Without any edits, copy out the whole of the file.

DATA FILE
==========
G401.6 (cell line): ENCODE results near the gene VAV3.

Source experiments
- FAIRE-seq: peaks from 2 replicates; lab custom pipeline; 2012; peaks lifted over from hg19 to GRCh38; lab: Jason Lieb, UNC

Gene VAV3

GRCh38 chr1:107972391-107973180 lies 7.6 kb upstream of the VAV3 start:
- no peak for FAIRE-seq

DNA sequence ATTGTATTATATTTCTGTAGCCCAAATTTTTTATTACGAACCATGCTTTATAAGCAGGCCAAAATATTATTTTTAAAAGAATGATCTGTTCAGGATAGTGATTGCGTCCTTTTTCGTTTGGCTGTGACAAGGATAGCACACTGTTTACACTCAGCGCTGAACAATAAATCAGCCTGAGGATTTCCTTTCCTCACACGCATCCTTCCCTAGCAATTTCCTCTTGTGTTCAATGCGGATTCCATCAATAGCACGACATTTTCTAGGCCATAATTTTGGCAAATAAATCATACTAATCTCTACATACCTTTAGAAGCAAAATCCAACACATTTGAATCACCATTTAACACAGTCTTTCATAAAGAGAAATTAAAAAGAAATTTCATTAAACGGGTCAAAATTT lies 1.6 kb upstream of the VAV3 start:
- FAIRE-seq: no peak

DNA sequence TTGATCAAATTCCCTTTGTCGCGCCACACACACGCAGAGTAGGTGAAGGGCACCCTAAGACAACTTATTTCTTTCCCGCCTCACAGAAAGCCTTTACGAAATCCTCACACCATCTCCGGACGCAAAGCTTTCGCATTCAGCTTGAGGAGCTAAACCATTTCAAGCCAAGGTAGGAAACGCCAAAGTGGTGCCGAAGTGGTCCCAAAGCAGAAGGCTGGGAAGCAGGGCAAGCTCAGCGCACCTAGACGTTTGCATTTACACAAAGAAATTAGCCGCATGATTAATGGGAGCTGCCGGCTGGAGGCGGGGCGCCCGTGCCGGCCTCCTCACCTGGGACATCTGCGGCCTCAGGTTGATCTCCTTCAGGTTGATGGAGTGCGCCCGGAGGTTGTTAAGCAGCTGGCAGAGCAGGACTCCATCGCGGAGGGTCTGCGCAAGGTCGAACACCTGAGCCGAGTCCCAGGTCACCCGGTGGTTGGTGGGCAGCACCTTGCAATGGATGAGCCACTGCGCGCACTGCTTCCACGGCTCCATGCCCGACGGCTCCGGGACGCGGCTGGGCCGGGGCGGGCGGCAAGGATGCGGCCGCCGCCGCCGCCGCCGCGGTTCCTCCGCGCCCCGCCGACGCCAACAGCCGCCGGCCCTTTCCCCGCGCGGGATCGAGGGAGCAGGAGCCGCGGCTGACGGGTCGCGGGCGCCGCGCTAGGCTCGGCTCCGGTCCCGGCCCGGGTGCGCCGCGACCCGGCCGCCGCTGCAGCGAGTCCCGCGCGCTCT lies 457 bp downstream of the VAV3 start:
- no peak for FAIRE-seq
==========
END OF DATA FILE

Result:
G401.6 (cell line): ENCODE results near the gene VAV3.

Source experiments
- FAIRE-seq: peaks from 2 replicates; lab custom pipeline; 2012; peaks lifted over from hg19 to GRCh38; lab: Jason Lieb, UNC

Gene VAV3

GRCh38 chr1:107972391-107973180 lies 7.6 kb upstream of the VAV3 start:
- no peak for FAIRE-seq

DNA sequence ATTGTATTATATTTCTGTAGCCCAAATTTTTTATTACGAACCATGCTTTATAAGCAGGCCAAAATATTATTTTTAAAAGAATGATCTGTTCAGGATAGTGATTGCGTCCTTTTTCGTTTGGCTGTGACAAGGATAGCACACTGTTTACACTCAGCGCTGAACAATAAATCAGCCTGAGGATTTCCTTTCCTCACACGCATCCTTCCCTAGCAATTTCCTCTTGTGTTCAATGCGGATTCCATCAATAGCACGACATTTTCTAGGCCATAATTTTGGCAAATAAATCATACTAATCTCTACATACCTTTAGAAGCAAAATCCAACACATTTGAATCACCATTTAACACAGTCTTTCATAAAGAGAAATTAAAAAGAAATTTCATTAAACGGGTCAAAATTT lies 1.6 kb upstream of the VAV3 start:
- FAIRE-seq: no peak

DNA sequence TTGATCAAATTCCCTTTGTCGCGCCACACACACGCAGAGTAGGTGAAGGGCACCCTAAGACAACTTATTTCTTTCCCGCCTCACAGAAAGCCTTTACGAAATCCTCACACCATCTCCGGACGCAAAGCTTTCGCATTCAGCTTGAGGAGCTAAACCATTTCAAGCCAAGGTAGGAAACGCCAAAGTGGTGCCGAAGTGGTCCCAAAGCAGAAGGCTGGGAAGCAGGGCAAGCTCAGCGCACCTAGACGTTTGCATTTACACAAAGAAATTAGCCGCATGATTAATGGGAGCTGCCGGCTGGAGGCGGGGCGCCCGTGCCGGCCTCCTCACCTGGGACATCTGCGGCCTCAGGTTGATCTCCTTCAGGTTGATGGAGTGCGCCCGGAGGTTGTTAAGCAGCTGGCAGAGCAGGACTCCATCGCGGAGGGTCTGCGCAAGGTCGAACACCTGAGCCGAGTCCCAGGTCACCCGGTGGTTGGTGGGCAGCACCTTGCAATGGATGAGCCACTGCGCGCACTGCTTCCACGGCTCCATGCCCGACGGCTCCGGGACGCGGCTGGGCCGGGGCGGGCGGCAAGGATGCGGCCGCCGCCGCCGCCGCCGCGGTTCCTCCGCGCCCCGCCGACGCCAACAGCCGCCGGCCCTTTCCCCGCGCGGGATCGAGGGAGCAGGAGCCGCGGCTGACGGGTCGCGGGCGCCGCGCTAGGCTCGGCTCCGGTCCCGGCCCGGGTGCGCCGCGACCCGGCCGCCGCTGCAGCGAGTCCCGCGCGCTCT lies 457 bp downstream of the VAV3 start:
- no peak for FAIRE-seq